In my own Eden Paradox series, I followed these ten rules, particularly the spiraling landscape, with successive books enlarging the universe into which humanity was rudely ushered. Of the four masterpieces I've been focusing on, probably Lord of the Rings and Dune are my strongest influences. Maybe in another lifetime I can write that well.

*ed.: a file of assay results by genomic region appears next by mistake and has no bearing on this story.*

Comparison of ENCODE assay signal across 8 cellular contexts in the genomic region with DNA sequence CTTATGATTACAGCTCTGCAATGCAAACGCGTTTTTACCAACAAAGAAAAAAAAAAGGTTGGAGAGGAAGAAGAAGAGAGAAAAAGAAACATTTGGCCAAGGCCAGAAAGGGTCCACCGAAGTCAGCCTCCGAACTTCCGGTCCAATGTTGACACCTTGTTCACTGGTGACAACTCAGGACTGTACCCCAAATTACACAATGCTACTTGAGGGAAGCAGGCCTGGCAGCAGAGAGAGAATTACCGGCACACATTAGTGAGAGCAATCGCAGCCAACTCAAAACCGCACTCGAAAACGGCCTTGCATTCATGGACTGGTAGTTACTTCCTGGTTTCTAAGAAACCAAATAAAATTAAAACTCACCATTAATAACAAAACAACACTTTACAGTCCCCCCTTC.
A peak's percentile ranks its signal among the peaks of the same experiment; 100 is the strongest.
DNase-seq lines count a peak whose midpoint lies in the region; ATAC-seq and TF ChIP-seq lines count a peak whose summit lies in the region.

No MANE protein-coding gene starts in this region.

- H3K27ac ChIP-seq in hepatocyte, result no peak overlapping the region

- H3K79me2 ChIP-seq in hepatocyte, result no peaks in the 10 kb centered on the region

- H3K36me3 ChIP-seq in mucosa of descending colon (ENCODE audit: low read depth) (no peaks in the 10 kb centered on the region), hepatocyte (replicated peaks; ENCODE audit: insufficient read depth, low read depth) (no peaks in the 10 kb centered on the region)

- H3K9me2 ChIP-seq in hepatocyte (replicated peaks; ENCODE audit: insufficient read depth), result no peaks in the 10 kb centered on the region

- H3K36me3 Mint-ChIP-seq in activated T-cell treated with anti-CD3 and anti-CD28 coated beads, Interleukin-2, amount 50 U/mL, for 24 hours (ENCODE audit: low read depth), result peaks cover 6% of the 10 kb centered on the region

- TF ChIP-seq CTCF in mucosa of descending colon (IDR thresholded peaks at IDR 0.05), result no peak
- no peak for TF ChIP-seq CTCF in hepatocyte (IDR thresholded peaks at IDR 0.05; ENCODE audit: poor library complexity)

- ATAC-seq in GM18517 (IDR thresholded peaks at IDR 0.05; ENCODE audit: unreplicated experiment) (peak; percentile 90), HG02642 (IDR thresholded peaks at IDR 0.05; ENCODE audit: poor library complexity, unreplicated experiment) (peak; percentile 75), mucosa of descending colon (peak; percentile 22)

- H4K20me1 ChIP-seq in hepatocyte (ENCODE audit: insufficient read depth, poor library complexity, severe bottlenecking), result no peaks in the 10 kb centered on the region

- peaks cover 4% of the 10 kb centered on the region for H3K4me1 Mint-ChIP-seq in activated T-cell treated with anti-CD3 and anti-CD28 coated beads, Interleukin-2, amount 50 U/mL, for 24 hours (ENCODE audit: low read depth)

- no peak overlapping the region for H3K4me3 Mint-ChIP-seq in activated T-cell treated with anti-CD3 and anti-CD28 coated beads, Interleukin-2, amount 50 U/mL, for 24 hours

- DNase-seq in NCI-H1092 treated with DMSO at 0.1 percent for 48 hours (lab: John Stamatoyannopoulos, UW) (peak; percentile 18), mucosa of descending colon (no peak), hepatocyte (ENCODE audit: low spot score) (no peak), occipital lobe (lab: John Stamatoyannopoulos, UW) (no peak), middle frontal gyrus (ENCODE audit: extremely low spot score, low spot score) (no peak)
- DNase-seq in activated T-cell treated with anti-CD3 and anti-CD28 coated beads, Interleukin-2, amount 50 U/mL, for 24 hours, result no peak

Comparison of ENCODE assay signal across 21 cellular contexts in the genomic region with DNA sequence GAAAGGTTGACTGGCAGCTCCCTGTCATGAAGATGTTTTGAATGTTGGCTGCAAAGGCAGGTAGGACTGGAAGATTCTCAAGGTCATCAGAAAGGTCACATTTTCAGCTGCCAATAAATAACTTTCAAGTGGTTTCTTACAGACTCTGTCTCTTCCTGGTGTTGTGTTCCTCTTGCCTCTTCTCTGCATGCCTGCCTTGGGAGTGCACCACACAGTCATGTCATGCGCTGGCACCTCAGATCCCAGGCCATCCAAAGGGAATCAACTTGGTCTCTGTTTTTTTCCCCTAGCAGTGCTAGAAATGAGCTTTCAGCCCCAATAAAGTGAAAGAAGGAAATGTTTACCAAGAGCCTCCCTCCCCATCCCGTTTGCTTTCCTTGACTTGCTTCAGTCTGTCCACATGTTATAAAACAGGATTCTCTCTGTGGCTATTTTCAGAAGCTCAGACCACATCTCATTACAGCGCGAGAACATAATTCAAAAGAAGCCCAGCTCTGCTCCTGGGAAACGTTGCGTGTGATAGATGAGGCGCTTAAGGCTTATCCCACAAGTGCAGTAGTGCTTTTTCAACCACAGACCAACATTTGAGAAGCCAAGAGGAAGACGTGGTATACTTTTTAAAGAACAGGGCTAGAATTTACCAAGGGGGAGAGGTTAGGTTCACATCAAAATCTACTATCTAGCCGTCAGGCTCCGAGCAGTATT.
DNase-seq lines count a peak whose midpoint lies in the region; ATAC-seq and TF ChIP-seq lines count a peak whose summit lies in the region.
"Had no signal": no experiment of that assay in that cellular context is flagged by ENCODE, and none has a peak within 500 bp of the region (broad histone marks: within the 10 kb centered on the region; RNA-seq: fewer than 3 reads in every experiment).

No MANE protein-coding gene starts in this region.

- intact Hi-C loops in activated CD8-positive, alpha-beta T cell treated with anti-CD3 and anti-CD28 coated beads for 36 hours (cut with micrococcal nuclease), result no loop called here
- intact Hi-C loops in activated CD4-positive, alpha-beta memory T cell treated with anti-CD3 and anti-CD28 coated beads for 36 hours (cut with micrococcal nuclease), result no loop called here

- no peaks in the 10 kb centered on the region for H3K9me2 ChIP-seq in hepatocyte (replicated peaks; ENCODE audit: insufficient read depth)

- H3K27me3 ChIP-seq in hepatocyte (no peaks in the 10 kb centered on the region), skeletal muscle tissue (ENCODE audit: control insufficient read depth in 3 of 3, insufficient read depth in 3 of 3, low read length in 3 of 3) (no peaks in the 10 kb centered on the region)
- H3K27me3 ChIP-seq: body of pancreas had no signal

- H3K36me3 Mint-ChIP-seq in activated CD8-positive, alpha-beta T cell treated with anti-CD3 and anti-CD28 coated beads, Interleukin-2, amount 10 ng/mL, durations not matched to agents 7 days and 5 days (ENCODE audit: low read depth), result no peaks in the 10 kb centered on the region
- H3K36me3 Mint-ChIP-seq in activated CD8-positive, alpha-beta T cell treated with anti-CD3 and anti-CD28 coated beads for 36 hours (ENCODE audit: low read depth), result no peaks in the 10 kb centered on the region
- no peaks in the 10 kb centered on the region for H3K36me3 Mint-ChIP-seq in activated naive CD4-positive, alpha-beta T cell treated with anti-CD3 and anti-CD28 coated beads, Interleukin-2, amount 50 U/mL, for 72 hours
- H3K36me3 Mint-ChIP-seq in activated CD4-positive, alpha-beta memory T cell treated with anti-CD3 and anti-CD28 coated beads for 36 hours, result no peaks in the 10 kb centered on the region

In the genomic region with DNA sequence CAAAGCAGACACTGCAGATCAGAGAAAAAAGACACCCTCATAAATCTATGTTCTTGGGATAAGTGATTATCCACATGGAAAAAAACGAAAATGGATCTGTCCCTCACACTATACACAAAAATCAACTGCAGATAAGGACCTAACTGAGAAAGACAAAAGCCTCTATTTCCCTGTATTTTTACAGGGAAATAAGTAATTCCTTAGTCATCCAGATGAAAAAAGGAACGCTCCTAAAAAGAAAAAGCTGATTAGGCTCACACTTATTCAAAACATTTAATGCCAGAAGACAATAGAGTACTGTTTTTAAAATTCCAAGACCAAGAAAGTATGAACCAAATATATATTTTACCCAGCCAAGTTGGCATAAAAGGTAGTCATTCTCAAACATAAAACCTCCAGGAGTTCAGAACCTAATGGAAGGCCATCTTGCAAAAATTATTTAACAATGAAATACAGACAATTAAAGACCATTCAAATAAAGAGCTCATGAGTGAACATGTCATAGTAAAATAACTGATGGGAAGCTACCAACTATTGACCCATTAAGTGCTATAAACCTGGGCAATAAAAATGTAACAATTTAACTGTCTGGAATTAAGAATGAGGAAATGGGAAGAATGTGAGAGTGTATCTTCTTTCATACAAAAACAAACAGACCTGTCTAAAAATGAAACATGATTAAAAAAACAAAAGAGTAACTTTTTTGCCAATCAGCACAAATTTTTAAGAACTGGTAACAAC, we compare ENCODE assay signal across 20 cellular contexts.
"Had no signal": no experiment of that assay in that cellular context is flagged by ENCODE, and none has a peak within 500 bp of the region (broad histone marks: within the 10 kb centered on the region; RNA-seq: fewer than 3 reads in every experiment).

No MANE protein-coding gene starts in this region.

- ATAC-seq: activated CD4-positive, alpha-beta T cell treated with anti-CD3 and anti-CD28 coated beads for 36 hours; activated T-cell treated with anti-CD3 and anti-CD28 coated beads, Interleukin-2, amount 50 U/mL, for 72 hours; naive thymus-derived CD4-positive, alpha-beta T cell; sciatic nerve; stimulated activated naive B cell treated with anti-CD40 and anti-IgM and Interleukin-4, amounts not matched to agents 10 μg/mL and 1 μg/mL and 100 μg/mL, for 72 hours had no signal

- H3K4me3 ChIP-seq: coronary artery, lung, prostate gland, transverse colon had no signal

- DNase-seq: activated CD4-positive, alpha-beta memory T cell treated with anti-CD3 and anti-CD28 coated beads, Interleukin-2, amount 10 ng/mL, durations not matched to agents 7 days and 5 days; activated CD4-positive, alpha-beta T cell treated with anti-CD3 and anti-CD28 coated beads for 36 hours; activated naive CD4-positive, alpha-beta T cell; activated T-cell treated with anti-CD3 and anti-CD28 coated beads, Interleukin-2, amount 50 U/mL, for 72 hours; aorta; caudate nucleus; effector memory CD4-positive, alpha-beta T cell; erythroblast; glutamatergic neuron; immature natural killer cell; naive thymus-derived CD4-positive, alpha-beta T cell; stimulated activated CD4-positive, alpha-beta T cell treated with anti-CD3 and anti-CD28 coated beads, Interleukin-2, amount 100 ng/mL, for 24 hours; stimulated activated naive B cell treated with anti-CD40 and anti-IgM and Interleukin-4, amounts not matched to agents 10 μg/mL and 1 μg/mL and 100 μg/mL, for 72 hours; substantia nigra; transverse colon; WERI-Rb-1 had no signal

And in the meantime, I'm continually on the lookout for new 'epic' adventures, which means so much more than cool CGI and 3D, or seven hundred page tomes where 'a lot happens to a lot of people'. An epic should be a terrific story with resonating characters, a story that makes us proud to be human, makes us want to do our bit to change our world for the better, to be more like the imagined world we've just been inhabiting.